There are only few characteristic symptomsOthers may suggest developing cervical cancer
Human papillomavirus infection is the most common sexually transmitted infection throughout the world. It is especially common among sexually active adolescents and young adults. Nearly 50% of all infections occur in this age group.
Recently, two visitors asked about specific symptoms of HPV in women. This article will discuss HPV symptoms likely to occur in females.
These are regarded as by far the most common symptoms of human papillomavirus infection in women.
Genital warts may vary in shape and size.
They can be flat or raised, small (<1 cm) or large (>1 cm). As they grow, they may initially appear as pink, tiny bumps in the skin. Over the next several days or weeks, these bumps will grow in size and their characteristic shape of a wart.
The most characteristic is a wart resembling cauliflower: pointing upward, with irregular texture (1).
Warts may occur anywhere in the area of genital tract, but most commonly can be found:
- at the vaginal opening (introitus)
- inside the vagina
- perineum (area of the skin surrounding the vagina and anus).
In some cases, warts may be found inside the anus. This is especially likely to occur in persons practicing anal sex.
Warts affecting simultaneously the cervix and anus occur in about 13% cases (2).
In 90% of cases, genital warts are caused by HPV types 6 and 11.
Other types of HPV also associated with warts, but to a much lesser extent, include types 16, 18, 31, 33, and 35.
Diagnosis of genital warts is usually made clinically by inspection by a clinician.
Biopsy may be performed in rare cases where the lesion does not resemble a characteristic HPV wart or in cases where the infection is not responding to standard medical therapy. If that is the case, a physician will first make sure that the patient has taken the medications as prescribed and that there was no re-infection. Having unprotected sex during therapy increases the risk of becoming infected again.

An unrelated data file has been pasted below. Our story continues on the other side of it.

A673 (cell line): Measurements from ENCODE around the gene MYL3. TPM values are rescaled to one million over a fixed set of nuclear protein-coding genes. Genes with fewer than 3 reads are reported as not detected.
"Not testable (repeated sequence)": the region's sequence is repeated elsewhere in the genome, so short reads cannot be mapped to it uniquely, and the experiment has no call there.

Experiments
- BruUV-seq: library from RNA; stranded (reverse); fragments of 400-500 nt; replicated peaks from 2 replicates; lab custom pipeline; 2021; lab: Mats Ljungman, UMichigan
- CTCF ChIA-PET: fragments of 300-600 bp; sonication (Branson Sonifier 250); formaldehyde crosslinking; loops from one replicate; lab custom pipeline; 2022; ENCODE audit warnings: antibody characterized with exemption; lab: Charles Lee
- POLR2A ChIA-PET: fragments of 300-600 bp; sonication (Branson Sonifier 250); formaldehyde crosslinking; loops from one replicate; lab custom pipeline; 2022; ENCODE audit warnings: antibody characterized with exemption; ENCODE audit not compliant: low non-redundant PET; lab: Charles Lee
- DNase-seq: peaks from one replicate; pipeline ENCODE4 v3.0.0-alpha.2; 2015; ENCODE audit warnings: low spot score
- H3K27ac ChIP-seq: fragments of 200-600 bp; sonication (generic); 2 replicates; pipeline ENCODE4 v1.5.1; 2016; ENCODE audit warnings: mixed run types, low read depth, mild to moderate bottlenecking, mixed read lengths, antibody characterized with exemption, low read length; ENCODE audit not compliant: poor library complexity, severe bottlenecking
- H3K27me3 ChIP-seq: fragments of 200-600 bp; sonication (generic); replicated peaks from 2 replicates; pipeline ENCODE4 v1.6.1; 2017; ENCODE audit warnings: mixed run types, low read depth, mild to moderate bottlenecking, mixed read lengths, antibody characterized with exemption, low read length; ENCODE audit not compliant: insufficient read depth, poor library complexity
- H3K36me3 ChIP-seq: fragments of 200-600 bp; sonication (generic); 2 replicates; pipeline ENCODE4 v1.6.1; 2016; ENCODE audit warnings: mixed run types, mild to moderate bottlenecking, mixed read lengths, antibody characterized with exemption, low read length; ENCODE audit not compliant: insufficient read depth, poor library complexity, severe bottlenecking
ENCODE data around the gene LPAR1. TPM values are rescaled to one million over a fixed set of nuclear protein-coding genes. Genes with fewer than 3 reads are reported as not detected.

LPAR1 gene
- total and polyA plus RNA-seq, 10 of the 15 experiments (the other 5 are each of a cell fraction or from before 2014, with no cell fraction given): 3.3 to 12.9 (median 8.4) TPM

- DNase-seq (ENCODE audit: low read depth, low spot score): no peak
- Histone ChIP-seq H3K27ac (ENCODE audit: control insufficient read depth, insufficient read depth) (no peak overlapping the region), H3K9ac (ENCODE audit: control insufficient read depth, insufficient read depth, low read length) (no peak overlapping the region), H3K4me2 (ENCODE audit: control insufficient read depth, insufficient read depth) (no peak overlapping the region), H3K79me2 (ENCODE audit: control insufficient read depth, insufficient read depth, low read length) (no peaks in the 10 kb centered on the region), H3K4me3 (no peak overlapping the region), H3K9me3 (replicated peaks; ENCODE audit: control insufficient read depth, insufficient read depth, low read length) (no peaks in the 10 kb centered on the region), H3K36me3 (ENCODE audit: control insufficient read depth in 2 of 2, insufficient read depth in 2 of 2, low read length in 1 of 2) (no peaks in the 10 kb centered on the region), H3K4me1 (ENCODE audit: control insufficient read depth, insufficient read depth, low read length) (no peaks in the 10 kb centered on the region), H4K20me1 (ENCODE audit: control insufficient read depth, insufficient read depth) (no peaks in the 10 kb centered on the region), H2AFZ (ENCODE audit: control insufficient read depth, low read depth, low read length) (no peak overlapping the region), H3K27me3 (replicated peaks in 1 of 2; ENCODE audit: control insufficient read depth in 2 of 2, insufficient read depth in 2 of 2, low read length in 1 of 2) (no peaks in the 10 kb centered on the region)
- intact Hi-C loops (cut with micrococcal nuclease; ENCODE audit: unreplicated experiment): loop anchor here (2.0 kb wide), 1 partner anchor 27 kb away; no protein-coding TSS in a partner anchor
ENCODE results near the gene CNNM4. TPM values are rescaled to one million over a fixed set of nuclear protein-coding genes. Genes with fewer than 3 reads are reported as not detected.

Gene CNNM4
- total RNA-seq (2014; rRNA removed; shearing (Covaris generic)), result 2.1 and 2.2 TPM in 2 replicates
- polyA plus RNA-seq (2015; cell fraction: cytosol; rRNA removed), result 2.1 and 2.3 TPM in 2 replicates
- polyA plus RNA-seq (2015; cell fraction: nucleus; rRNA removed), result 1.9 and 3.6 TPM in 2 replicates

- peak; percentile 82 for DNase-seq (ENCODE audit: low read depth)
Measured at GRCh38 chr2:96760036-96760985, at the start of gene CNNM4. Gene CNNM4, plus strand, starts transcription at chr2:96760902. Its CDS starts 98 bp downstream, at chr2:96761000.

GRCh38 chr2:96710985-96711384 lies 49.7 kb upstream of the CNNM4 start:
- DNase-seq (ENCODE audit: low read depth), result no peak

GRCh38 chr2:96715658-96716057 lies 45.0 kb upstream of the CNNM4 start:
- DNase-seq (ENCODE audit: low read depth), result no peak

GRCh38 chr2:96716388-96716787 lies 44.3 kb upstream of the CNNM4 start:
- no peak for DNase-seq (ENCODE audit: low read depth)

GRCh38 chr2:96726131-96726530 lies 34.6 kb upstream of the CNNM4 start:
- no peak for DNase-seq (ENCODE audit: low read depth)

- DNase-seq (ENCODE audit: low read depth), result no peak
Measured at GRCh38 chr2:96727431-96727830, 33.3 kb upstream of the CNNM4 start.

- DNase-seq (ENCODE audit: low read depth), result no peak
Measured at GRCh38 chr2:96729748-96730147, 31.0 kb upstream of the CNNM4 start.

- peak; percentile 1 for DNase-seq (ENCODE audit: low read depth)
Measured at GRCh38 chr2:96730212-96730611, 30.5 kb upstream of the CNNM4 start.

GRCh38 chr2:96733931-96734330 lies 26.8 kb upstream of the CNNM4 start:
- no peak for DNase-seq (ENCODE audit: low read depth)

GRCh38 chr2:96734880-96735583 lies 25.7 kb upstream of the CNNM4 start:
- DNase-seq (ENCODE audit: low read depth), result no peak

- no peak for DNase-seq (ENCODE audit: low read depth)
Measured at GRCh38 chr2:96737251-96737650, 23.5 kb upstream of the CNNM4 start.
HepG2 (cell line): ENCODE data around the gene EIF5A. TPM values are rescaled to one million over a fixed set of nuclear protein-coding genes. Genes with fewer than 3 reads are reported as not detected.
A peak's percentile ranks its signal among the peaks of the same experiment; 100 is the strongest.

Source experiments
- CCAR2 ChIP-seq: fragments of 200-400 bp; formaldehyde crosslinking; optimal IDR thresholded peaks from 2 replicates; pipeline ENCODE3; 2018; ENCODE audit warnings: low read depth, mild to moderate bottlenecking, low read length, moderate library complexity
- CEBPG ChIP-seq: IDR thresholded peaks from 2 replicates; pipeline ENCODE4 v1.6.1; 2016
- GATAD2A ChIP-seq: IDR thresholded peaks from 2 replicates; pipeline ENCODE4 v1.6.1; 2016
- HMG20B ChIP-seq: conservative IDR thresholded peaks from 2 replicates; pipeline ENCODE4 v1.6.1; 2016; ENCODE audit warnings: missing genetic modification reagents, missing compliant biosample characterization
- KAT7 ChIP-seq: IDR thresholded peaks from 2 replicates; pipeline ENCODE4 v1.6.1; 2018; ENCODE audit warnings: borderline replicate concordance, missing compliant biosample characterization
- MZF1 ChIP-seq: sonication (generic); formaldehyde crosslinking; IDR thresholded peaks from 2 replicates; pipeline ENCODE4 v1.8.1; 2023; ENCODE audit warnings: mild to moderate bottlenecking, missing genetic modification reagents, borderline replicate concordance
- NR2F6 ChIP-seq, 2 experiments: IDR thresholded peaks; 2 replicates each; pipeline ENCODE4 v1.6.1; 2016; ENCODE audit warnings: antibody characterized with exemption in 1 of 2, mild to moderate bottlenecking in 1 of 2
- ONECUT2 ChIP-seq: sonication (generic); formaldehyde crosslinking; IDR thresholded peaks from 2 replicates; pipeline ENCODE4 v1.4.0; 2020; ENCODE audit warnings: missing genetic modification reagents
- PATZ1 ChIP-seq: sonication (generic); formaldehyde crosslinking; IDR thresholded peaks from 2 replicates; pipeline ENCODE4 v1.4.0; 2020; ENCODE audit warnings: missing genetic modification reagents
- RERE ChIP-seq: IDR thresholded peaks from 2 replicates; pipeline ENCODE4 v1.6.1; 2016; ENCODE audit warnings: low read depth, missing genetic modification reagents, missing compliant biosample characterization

Interestingly, HPV warts may not be limited to the genital region. For instance, HPV types 6 and 11 are known to cause warts on the conjunctiva (ie. eyelids), in the nose, oral cavity and larynx.
These cases are usually caused by an infection through oral sex.
HPV and vaginal itching
Vaginal itching commonly occurs in conjunction with HPV warts. However, it may also be caused by other STIs.
Causes of vaginal itch:
- Yeast infection
- Bacterial vaginosis
- Irritation by soaps and detergents
HPV and pain during sex
Dyspareunia, or pain during sexual activity, is not commonly associated with HPV infection.
However, it may occur in certain cases where a genital wart is located near the vaginal opening or inside the vagina or anus, causing pain during sexual intercourse. If that is the case, bleeding from the wart may also occur.
Other causes of pain during sex, include:
- Vaginal infection
- Urinary tract infection
- Pelvic inflammatory disease
- Lichen planus
- Vaginal dryness
HPV and vaginal discharge
Isolated human papillomavirus infection is usually not associated with vaginal discharge.
In rare cases, bleeding from a wart may occur, especially if its location (vagina, cervix, anal opening) makes it vulnerable to injury during sexual intercourse.
Commonly, discharge may be caused by co-infection with another STI or by endometriosis.
More importantly, vaginal bleeding may be a sign of developing cervical cancer, which is usually caused by an HPV infection (3). The discharge may be pale, watery, bloody or pink, foul-smelling or not.
Symptoms of HPV infection are fairly limited.
In most cases, they do not produce any symptoms at all. This makes it easier to contract HPV from a sexual partner who is unaware of his or her infection status.
Genital warts, especially those that resemble a cauliflower, are particularly characteristic symptom of human papillomavirus infection. Other warts associated with HPV may be flat or slightly raised.
Genital, or vaginal itching is the second symptom of infection that is usually found in symptomatic persons. Hwever, it is not specific for HPV and can be caused by other infections or genital irritation.
Vaginal bleeding is an ominous sign associated with HPV. In simple cases it may simply be caused by a bleeding wart, but characeristically vaginal bleeding is the sign of cervical cancer. Women with vaginal bleeding should consult their healthcare provider as soon as possible, to rule out cervical cancer.